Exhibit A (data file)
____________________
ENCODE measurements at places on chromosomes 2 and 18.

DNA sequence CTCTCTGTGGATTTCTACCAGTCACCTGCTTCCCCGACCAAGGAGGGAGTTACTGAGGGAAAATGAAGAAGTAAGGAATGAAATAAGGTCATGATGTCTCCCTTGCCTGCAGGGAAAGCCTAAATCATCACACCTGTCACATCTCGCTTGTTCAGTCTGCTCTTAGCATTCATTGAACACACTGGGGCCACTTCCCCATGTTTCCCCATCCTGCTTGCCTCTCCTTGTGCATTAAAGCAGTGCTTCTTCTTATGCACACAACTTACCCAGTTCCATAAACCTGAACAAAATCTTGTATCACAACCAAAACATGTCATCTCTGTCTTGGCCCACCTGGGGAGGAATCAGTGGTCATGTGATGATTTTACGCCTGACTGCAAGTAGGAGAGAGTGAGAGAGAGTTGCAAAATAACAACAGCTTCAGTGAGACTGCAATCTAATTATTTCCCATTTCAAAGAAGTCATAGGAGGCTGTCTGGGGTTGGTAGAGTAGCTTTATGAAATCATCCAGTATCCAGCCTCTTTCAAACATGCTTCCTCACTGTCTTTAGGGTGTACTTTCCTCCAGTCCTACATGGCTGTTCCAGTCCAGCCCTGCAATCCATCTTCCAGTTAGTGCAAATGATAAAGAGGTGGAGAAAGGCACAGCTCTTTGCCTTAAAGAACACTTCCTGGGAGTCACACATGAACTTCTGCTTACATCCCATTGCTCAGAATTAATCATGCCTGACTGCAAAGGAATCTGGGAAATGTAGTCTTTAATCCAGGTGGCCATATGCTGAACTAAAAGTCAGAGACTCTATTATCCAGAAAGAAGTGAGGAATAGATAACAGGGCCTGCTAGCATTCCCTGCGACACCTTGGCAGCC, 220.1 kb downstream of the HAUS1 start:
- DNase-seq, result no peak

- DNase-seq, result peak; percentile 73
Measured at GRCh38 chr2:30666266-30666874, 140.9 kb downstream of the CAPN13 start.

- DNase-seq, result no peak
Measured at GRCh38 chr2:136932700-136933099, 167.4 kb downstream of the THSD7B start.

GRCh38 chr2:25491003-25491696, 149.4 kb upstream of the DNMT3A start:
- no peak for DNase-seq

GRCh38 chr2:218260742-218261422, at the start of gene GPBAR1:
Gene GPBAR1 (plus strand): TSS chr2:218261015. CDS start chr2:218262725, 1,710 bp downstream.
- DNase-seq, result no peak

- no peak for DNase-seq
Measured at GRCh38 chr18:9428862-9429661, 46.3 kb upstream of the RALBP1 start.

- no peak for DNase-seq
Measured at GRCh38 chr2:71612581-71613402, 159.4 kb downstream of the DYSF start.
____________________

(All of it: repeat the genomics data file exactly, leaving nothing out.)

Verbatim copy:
ENCODE measurements at places on chromosomes 2 and 18.

DNA sequence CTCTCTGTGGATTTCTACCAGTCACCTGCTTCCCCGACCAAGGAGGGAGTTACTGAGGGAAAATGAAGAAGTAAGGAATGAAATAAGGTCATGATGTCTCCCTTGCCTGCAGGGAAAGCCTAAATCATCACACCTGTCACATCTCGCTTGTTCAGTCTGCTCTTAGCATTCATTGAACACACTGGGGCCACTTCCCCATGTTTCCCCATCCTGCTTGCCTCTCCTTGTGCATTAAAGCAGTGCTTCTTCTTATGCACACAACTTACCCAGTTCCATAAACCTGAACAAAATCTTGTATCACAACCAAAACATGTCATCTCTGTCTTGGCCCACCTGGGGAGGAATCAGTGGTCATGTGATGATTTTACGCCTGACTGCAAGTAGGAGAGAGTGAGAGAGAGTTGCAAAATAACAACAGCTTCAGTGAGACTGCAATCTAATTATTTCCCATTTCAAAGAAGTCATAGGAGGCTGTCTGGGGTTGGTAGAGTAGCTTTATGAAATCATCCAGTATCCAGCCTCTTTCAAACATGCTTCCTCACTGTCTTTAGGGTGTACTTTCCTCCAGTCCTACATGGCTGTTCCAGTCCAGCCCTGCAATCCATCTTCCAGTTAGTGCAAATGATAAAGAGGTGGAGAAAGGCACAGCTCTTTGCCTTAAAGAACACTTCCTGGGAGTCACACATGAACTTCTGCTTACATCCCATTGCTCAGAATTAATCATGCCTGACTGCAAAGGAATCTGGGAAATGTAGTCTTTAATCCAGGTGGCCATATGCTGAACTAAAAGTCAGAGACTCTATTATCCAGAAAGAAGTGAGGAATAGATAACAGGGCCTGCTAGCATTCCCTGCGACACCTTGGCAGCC, 220.1 kb downstream of the HAUS1 start:
- DNase-seq, result no peak

- DNase-seq, result peak; percentile 73
Measured at GRCh38 chr2:30666266-30666874, 140.9 kb downstream of the CAPN13 start.

- DNase-seq, result no peak
Measured at GRCh38 chr2:136932700-136933099, 167.4 kb downstream of the THSD7B start.

GRCh38 chr2:25491003-25491696, 149.4 kb upstream of the DNMT3A start:
- no peak for DNase-seq

GRCh38 chr2:218260742-218261422, at the start of gene GPBAR1:
Gene GPBAR1 (plus strand): TSS chr2:218261015. CDS start chr2:218262725, 1,710 bp downstream.
- DNase-seq, result no peak

- no peak for DNase-seq
Measured at GRCh38 chr18:9428862-9429661, 46.3 kb upstream of the RALBP1 start.

- no peak for DNase-seq
Measured at GRCh38 chr2:71612581-71613402, 159.4 kb downstream of the DYSF start.